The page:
Oregon health coverage numbers bolster case for Measure 97

Chuck Sheketoff

Today we learned from the U.S. Census Bureau that while health insurance coverage markedly improved last year, many Oregonians still lack coverage. Oregonians must take decisive steps if we are to make sure that everyone in our state has the basic protection of health insurance. And one of those steps is the enactment of Measure 97.

The share of Oregonians with health insurance reached 93 percent in 2015, up from 90.3 percent in 2014. Compared to 2013, before the major reforms of the federal Affordable Care Act took effect, Oregon’s uninsured rate has shrunk by more than half.

Without question, credit for this improvement goes to the Affordable Care Act, which has helped Oregon cover nearly 400,000 more adults under the Oregon Health Plan and over 135,000 with private coverage.

As beneficial as the Affordable Care Act is, it doesn’t reach everyone. Large gaps remain. The reality is that the Act outright excludes some individuals. And for others, the cost of coverage remains an insurmountable barrier.

Making sure all Oregonians have the chance of a healthy life will require Oregon to step up and finish the job. According to today’s Census figures, there were 280,000 Oregonians without health insurance in 2015. That is more than the populations of Eugene and Bend combined. The lack of health insurance puts people’s health and economic security at risk.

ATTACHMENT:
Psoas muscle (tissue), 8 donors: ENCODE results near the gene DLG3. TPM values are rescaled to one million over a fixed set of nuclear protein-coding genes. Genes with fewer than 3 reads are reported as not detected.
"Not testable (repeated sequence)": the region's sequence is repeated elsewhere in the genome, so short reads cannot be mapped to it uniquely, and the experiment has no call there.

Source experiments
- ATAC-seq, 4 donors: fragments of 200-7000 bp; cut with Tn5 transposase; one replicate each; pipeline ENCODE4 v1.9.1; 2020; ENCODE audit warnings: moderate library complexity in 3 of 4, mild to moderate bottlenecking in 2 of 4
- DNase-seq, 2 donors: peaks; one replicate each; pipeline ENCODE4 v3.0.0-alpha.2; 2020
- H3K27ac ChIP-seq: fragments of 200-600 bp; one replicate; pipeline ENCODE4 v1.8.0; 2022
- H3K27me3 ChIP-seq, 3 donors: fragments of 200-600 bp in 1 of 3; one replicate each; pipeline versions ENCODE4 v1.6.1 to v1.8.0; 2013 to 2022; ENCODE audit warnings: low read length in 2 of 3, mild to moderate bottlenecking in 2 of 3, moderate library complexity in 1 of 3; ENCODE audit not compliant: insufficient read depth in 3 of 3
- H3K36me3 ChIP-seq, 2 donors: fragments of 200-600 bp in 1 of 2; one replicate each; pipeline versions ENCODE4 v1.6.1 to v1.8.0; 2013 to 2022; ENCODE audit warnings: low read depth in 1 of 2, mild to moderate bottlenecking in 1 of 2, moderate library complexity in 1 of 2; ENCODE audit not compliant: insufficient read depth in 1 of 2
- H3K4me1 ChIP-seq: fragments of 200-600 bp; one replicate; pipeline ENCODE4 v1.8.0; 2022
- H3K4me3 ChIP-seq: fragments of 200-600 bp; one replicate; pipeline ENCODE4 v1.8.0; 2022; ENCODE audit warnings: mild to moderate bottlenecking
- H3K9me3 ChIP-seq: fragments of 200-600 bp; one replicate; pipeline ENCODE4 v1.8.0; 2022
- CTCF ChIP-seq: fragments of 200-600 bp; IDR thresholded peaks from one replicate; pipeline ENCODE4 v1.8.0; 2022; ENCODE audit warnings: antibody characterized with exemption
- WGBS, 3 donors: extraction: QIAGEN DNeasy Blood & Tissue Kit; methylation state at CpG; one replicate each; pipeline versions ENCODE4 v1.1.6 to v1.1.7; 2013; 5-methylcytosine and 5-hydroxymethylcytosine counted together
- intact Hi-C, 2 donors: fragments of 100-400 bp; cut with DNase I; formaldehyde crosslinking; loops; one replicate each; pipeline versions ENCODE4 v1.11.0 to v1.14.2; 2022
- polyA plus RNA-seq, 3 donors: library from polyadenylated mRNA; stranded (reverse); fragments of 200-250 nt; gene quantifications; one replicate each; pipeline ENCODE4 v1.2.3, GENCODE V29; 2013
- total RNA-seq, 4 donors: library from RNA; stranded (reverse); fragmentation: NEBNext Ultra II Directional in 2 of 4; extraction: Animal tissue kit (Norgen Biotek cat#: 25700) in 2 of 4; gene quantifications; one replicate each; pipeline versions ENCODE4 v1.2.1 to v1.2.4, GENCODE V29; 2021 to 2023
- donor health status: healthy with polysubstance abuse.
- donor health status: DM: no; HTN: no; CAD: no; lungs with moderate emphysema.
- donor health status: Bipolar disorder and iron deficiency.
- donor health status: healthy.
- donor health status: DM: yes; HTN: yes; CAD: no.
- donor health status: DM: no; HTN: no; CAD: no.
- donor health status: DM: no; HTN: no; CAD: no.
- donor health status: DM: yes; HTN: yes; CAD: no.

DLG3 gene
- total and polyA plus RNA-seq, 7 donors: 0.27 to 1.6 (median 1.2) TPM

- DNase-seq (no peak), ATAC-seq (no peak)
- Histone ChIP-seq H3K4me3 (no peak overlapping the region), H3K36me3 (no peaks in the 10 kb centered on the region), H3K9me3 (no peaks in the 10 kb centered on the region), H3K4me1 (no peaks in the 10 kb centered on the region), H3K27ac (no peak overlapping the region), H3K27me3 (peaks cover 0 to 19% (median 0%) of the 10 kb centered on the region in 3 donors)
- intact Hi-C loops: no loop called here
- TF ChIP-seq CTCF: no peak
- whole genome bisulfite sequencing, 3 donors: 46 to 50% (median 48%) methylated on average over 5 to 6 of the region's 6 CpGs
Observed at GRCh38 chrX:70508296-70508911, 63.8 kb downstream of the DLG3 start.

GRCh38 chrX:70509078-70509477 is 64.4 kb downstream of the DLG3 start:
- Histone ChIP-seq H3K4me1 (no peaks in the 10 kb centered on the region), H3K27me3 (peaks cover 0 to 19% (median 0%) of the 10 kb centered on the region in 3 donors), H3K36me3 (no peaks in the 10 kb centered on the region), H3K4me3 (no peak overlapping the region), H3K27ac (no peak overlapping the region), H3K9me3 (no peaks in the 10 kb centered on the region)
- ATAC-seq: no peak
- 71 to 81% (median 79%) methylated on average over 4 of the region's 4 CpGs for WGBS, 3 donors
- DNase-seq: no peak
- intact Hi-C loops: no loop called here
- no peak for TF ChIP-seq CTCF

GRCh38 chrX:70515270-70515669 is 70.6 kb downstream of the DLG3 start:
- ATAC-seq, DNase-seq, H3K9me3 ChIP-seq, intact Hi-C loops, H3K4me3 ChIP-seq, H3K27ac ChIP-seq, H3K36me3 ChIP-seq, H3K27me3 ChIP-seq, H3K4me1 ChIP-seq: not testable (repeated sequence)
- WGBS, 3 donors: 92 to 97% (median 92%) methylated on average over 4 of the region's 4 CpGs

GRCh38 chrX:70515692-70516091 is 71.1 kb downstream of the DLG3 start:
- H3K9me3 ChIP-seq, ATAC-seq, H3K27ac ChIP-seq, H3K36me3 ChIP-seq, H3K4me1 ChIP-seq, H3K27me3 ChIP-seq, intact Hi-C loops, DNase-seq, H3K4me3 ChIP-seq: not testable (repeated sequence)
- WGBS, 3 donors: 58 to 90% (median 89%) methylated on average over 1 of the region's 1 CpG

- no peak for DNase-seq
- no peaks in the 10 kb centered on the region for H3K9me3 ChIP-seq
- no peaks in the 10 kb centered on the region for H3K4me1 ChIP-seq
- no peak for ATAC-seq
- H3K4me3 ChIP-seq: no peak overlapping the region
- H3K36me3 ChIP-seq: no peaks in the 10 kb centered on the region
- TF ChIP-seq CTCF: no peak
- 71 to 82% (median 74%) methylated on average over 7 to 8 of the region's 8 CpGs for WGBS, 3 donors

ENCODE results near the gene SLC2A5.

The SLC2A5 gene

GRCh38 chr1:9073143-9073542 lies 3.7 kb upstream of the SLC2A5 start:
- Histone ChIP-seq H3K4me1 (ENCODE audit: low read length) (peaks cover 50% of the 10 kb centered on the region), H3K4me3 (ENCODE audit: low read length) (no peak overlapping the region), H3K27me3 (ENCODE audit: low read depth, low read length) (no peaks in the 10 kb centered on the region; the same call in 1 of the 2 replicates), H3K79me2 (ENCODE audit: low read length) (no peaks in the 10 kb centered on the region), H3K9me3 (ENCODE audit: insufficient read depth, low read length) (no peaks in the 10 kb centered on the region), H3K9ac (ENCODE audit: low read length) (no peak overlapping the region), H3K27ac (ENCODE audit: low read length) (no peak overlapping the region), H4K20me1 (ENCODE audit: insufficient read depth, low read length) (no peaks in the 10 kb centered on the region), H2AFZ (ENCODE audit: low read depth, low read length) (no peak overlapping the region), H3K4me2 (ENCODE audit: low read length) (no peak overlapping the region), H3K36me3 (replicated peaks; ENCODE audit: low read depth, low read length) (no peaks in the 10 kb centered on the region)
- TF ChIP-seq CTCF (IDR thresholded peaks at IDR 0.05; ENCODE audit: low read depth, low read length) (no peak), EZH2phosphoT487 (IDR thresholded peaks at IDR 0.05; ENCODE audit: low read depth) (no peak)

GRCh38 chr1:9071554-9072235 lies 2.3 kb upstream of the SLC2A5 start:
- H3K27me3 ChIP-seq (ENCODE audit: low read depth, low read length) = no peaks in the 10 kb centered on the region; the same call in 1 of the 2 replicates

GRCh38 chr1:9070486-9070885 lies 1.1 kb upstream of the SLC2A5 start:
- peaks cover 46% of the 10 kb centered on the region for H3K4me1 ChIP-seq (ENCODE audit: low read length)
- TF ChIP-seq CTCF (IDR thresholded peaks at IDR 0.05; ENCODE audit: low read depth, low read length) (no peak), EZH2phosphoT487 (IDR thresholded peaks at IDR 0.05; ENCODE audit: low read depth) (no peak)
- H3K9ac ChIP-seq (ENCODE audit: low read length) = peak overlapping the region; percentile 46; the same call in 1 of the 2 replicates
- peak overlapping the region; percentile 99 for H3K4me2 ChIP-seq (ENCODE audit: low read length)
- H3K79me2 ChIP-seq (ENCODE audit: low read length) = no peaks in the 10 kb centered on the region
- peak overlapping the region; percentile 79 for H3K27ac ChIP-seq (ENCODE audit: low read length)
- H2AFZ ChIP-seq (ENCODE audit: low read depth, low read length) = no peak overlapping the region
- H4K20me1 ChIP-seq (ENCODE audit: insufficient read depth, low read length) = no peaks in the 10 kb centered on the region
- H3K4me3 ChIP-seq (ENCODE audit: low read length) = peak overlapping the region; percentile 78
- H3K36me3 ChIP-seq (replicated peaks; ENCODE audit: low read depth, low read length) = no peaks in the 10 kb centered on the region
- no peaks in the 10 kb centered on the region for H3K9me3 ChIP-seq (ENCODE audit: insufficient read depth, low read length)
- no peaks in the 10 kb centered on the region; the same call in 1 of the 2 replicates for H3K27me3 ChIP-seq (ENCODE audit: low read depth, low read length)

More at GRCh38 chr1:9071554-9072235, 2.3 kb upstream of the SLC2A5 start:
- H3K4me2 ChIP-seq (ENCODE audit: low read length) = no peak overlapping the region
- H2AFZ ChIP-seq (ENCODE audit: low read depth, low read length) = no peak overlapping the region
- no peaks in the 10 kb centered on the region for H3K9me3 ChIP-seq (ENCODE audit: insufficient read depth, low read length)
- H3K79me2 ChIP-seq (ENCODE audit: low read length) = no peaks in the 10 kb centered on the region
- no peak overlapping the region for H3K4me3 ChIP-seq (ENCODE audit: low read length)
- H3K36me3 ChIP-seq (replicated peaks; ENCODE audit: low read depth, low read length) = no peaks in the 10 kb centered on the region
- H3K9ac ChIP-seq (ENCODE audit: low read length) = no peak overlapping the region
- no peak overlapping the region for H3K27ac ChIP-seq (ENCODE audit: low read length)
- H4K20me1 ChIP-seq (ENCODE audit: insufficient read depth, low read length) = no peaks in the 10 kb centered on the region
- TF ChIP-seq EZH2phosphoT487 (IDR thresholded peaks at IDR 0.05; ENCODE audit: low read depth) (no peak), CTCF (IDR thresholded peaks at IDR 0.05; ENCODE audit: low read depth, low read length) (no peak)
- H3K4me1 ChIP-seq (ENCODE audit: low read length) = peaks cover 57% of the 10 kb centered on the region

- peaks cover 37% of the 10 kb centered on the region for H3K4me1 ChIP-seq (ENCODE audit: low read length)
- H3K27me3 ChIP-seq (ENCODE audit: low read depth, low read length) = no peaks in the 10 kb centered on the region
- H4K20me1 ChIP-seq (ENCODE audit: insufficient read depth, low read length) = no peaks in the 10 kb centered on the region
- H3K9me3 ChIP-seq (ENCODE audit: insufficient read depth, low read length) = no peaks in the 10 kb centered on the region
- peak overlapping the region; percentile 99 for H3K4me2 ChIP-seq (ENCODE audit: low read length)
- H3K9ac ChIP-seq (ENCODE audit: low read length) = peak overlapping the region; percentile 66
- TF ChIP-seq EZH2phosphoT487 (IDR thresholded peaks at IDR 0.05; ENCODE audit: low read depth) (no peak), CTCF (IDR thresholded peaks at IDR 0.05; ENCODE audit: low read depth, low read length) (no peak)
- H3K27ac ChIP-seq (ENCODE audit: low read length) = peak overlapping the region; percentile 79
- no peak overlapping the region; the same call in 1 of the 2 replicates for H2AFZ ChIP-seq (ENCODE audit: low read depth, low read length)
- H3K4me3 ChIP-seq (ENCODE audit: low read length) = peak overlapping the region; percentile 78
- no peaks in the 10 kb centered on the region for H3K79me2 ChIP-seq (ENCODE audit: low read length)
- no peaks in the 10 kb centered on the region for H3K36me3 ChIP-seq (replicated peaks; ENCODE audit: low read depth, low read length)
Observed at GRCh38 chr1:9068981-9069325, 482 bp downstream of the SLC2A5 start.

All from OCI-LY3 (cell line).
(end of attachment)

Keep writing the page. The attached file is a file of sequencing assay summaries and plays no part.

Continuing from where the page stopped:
Measure 97 could go a long way in helping Oregon reach the goal of everyone having the basic protection of health insurance. The measure proposes to raise taxes on C-corporations with more than $25 million in Oregon sales, and direct the revenue to education, senior services and healthcare.

With the health and economic security of so many uninsured Oregonians at risk, the need for Measure 97 is clear.

Oregon Center for Public PolicyChuck Sheketoff is the executive director of the Oregon Center for Public Policy. You can sign up to receive email notification of OCPP materials at www.ocpp.org.

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